Changing Forests with Climate Change

Written by: Mike Jull, ALRF Manager

Traditional species choices for reforestation in the sub-boreal spruce (SBS) forests of Central Interior BC tend to be historically limited to mainly spruce and lodgepole pine, Douglas-fir on some warmer sites, and subalpine fir (mainly through natural regeneration). However, two other tree species native to the BC Interior, western larch (Larix occidentalis) and western redcedar (Thuja plicata), show intriguing potential for adding to the species diversity and management of second-growth SBS forests.   Initial experience and observations suggest that western larch is best suited to warmer, better-drained, lower brush-hazard sites in the sub-boreal, while in contrast, western redcedar will be suited to some moist cool seepage sites with higher brush hazards.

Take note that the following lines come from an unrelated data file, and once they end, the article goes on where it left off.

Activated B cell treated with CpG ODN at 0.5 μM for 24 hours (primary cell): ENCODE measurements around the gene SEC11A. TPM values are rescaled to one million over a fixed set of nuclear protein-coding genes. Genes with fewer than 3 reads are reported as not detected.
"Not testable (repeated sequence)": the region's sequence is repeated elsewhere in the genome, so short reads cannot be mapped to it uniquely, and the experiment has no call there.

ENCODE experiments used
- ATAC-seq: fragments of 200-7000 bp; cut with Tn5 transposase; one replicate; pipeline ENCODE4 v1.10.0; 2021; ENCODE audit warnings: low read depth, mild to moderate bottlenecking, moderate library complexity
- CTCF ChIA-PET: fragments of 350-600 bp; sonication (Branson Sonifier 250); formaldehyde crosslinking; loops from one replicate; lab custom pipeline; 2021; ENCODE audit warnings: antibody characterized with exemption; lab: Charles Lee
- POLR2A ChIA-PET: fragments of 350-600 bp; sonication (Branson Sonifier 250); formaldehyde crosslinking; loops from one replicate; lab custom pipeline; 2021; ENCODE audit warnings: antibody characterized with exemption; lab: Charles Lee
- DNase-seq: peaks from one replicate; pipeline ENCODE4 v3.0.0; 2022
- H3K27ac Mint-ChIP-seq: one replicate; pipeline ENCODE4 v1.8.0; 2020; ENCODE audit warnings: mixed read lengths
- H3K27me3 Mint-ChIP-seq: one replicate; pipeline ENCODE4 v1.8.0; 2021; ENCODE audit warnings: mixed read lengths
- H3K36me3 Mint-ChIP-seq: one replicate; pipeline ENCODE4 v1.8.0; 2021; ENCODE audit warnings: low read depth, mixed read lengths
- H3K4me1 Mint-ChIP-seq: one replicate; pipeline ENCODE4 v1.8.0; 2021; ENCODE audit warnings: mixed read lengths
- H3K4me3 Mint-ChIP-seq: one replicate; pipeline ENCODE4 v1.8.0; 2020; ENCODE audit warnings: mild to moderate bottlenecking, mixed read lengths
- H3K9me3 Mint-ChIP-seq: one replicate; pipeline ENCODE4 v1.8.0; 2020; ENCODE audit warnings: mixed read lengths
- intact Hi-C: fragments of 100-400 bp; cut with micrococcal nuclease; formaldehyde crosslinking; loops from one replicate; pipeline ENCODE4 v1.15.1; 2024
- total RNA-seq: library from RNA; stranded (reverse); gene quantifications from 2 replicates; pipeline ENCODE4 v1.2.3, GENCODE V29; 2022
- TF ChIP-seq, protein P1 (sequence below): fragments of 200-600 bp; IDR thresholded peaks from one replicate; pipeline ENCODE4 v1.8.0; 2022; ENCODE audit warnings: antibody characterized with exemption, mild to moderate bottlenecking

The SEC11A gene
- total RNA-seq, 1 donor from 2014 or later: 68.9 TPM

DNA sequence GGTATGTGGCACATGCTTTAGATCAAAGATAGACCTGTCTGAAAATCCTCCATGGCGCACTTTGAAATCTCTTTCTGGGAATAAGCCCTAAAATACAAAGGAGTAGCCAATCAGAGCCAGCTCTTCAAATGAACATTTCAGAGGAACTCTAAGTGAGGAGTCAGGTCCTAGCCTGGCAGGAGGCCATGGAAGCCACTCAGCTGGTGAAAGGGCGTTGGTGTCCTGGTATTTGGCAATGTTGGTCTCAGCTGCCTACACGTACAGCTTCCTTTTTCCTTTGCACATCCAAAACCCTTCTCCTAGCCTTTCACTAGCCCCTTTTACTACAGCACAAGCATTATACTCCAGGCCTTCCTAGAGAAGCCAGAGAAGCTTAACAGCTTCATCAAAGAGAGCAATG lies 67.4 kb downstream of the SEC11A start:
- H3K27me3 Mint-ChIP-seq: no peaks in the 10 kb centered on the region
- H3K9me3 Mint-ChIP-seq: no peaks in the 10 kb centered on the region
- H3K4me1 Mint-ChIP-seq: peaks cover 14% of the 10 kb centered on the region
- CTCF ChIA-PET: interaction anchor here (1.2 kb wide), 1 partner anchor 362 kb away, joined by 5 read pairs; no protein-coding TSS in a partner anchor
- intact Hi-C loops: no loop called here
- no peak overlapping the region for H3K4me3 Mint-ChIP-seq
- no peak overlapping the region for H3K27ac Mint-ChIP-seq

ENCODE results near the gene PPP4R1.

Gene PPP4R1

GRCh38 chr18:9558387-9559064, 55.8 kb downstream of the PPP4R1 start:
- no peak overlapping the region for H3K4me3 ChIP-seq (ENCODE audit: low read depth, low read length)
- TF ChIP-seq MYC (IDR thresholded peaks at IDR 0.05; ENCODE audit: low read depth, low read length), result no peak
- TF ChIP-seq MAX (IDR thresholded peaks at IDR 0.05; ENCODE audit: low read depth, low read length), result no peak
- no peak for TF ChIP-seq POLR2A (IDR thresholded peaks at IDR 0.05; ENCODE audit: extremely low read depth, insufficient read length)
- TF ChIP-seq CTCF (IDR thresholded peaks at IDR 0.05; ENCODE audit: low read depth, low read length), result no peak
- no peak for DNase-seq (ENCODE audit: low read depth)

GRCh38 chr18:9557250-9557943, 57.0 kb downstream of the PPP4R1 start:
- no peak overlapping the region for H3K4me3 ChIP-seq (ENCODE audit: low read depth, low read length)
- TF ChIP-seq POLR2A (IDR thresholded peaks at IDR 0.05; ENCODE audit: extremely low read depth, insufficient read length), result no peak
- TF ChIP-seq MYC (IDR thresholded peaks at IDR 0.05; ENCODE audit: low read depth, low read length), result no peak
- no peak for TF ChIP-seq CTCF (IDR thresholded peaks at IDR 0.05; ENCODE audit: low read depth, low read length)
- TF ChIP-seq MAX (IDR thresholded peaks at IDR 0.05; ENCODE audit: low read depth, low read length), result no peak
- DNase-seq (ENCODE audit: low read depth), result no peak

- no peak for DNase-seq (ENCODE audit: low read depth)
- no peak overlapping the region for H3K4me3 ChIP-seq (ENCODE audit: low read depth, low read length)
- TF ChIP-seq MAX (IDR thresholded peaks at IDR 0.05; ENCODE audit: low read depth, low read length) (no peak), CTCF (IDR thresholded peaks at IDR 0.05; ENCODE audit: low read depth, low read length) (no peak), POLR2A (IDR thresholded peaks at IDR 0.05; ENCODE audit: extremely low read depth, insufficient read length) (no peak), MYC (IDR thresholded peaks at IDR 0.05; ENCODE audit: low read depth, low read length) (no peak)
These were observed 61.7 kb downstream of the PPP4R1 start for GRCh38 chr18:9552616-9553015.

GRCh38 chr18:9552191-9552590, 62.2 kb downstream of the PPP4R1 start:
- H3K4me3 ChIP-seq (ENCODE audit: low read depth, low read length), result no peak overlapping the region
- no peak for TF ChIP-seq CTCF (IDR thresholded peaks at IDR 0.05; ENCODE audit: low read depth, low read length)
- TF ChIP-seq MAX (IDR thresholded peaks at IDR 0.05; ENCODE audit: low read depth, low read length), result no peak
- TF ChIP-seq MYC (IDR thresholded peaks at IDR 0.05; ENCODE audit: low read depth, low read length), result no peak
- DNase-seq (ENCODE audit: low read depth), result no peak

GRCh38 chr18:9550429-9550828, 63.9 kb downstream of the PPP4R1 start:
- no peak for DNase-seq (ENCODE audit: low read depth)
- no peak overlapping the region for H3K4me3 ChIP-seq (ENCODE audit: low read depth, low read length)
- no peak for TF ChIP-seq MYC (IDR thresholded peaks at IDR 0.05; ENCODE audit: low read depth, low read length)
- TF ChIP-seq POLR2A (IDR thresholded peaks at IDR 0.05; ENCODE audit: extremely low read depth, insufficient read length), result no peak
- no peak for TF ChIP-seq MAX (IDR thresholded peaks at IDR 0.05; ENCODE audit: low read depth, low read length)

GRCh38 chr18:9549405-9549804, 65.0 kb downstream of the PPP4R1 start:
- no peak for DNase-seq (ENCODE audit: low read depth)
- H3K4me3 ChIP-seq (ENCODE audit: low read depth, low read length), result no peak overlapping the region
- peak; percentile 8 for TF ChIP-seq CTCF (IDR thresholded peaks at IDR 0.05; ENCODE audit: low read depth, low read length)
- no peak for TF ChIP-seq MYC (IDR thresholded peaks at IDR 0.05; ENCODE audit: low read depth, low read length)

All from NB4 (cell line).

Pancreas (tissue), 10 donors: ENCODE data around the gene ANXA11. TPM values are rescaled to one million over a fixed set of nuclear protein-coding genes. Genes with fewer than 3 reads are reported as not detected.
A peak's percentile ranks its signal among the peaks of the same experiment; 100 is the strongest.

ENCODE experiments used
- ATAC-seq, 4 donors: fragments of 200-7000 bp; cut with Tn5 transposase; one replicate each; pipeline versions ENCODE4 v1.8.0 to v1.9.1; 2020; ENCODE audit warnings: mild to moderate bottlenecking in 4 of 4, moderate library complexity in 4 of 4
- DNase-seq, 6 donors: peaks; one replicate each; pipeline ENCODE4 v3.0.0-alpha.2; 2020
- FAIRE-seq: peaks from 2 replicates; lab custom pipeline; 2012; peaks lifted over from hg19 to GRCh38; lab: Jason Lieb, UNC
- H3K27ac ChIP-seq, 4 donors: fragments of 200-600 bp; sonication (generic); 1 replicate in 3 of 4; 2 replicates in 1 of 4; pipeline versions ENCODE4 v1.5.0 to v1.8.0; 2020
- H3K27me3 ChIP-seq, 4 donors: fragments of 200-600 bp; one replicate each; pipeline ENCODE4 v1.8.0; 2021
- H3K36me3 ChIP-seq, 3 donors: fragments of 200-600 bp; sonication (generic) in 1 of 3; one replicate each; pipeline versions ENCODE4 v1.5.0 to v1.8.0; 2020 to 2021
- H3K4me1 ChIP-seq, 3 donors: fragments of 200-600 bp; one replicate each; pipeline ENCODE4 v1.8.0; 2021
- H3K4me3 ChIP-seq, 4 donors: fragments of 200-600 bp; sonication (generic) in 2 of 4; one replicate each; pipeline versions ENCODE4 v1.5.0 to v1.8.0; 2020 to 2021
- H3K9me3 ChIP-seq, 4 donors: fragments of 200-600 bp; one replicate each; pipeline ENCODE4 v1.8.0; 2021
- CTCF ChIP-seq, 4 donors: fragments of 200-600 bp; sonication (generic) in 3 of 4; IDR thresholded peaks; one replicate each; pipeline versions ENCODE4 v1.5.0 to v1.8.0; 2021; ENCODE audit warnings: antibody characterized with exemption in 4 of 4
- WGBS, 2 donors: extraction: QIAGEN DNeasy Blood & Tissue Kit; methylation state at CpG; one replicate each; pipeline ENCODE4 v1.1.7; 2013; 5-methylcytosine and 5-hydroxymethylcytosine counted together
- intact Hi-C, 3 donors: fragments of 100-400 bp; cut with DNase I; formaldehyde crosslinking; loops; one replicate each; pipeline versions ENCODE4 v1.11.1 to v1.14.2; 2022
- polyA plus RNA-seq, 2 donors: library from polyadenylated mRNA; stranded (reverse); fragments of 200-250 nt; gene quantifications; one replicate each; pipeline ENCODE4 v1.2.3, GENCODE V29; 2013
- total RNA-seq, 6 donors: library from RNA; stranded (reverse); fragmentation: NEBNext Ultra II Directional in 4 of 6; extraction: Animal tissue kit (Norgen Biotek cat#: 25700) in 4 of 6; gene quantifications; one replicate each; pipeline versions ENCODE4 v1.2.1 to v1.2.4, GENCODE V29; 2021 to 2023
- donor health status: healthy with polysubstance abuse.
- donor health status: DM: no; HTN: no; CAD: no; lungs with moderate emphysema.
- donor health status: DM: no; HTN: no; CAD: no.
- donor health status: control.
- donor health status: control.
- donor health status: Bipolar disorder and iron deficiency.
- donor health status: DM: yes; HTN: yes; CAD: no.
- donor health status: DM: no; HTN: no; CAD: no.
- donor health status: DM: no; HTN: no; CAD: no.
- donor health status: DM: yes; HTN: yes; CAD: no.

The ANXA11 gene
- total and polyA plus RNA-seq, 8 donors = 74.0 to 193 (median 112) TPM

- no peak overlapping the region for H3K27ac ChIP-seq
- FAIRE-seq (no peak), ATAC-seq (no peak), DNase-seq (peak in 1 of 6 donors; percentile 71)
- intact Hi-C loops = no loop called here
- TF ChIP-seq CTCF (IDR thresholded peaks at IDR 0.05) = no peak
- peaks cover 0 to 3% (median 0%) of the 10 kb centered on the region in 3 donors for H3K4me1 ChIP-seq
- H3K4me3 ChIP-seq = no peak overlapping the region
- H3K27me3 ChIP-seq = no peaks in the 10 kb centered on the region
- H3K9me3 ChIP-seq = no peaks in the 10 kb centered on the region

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Exploring Our Roots

A synopsis and photos from the Exploring Our Roots: Forest History in Our Communities   conference is now posted on the NiCHE website (Network in Canadian History and Environment). The conference was held September 17th to 19th, 2009 in Prince George, BC, and was hosted by the Forest History Association of BC, the Northern BC Archives and the Aleza Lake Research Forest Society. Have a look at the broad range of topics and adventures that our delegates were lucky enough to enjoy!

Beauty is in the eye of the beholder.

I’m not a Forester and I don’t profess to be, but I do admire Mother Nature in all her glory and oddities. That was something I learned from my dad I guess. Whenever we would be out walking in the woods or camping, his eye would always pick out the things that were different and he would make sure us kids saw whatever it was he saw. My dad’s humour would undoubtedly Continue reading Beauty is in the eye of the beholder.